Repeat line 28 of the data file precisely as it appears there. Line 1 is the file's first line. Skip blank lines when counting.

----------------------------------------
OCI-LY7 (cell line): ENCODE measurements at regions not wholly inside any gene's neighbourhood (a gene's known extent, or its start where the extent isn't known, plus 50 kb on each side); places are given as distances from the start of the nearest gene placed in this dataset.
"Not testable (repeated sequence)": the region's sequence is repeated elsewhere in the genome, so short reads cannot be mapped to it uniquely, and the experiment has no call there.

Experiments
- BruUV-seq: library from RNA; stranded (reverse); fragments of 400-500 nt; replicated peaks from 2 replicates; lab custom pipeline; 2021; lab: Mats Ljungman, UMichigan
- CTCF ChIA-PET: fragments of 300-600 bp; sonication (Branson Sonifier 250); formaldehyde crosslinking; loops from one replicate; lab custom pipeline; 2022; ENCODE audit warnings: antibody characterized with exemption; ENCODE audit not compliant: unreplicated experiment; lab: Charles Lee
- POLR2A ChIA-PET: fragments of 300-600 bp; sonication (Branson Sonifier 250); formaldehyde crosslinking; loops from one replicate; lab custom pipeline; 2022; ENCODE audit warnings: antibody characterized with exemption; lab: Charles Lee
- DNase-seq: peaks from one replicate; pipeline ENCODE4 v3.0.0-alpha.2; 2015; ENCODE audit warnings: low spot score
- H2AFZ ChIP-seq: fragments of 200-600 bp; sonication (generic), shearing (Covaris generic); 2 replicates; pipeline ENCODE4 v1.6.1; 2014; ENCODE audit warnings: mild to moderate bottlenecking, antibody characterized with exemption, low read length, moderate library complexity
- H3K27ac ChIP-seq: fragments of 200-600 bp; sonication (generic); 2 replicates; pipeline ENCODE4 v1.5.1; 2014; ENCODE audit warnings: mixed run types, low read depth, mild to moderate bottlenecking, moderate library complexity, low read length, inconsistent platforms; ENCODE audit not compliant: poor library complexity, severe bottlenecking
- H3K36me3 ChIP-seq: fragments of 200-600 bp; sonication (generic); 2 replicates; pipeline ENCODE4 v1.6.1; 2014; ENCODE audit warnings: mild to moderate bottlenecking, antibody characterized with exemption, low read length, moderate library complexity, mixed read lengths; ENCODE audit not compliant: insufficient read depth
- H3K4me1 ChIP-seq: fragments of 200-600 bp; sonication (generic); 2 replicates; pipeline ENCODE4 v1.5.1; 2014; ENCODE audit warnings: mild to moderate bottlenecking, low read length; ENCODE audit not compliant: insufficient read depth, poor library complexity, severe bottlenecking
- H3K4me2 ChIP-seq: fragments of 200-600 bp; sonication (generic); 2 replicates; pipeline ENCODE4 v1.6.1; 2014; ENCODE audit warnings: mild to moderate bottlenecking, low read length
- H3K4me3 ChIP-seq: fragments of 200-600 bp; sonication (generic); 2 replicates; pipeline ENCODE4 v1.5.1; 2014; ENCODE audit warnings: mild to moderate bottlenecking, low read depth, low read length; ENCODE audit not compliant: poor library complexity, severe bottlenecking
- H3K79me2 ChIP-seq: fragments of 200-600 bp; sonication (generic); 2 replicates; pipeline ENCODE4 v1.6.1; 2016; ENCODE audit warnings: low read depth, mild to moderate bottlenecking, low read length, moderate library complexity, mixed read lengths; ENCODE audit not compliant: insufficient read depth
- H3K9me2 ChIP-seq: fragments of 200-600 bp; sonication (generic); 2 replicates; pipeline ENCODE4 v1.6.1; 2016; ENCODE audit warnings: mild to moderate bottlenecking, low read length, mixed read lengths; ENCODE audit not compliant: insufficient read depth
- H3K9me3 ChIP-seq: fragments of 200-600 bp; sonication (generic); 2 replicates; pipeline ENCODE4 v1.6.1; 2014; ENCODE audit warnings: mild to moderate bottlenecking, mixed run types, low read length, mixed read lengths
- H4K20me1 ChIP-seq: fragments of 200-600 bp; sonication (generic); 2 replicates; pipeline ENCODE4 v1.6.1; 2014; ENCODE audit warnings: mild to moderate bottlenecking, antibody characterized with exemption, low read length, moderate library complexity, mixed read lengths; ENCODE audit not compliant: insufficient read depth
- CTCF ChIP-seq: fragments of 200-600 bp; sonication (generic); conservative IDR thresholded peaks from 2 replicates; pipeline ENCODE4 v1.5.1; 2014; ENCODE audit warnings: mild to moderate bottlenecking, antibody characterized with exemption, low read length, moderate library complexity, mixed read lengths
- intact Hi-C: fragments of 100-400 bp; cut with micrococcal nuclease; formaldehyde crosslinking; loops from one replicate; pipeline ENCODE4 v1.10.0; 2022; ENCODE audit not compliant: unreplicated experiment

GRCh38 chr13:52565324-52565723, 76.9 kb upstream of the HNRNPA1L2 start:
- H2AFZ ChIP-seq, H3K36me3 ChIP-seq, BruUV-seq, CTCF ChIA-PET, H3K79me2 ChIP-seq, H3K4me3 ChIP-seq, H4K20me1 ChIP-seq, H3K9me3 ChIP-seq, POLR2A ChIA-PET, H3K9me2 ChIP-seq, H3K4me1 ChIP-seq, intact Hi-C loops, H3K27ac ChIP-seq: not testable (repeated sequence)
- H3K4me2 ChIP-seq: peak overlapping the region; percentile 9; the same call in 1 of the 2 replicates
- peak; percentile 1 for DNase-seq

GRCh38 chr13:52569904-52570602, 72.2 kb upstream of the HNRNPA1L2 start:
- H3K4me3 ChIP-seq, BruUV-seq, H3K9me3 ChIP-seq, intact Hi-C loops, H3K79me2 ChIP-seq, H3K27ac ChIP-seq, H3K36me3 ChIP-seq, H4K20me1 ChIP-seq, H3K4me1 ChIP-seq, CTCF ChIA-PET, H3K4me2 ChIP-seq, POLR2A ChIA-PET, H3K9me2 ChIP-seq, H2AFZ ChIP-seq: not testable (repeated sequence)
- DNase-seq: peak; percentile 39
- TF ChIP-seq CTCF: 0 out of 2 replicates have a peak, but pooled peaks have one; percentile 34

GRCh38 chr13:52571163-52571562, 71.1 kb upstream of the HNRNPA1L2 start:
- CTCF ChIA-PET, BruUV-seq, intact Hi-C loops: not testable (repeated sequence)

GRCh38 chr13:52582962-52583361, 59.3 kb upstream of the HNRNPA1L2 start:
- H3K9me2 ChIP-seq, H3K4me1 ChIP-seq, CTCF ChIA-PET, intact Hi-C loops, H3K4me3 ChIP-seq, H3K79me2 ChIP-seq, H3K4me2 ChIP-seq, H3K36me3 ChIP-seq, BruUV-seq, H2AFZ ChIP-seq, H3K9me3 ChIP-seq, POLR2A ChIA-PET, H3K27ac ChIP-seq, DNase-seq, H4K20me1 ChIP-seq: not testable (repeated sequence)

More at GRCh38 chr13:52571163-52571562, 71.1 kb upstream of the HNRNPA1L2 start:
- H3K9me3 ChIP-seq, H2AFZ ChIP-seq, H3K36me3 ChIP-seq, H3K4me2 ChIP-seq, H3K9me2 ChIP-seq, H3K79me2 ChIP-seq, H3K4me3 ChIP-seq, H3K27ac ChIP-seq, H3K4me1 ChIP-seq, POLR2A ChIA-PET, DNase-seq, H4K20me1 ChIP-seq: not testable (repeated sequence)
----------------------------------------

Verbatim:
GRCh38 chr13:52571163-52571562, 71.1 kb upstream of the HNRNPA1L2 start: